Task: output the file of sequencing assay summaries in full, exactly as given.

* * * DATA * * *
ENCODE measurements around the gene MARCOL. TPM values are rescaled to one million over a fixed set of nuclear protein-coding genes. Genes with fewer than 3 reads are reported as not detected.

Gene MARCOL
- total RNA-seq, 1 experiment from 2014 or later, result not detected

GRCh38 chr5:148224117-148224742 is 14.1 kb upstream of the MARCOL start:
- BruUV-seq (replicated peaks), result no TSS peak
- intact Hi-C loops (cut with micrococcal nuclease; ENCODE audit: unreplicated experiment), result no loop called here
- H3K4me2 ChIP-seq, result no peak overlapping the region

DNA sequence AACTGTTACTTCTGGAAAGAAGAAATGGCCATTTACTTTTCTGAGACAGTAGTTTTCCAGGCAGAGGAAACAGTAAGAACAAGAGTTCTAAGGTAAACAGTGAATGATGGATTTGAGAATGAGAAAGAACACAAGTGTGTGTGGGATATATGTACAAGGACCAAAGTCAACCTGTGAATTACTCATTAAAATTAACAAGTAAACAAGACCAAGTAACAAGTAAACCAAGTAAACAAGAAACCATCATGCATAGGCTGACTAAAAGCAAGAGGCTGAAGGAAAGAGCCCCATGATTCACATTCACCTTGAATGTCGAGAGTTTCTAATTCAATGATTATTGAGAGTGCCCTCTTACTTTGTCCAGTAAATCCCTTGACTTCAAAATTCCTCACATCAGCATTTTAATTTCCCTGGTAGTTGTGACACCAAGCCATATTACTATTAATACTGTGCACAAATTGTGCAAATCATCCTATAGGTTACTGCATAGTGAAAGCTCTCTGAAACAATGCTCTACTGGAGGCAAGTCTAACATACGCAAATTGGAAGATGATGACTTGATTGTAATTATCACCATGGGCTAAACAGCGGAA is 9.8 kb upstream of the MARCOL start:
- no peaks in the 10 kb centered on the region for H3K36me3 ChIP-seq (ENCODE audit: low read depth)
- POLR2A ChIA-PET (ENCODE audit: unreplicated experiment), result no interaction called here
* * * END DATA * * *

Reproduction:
ENCODE measurements around the gene MARCOL. TPM values are rescaled to one million over a fixed set of nuclear protein-coding genes. Genes with fewer than 3 reads are reported as not detected.

Gene MARCOL
- total RNA-seq, 1 experiment from 2014 or later, result not detected

GRCh38 chr5:148224117-148224742 is 14.1 kb upstream of the MARCOL start:
- BruUV-seq (replicated peaks), result no TSS peak
- intact Hi-C loops (cut with micrococcal nuclease; ENCODE audit: unreplicated experiment), result no loop called here
- H3K4me2 ChIP-seq, result no peak overlapping the region

DNA sequence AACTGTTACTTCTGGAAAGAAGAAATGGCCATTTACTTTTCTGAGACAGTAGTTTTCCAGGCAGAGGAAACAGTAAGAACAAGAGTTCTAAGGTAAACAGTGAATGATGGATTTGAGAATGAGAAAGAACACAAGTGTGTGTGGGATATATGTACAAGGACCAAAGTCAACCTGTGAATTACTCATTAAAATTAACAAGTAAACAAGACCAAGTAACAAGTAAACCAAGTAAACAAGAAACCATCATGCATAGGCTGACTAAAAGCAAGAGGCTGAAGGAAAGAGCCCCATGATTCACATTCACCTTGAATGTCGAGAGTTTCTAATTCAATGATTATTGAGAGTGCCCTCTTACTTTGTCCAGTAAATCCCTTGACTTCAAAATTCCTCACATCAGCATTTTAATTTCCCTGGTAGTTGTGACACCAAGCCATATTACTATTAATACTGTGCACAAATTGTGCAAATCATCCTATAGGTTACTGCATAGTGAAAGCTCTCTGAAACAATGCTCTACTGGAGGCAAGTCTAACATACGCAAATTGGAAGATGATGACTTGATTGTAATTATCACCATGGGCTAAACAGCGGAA is 9.8 kb upstream of the MARCOL start:
- no peaks in the 10 kb centered on the region for H3K36me3 ChIP-seq (ENCODE audit: low read depth)
- POLR2A ChIA-PET (ENCODE audit: unreplicated experiment), result no interaction called here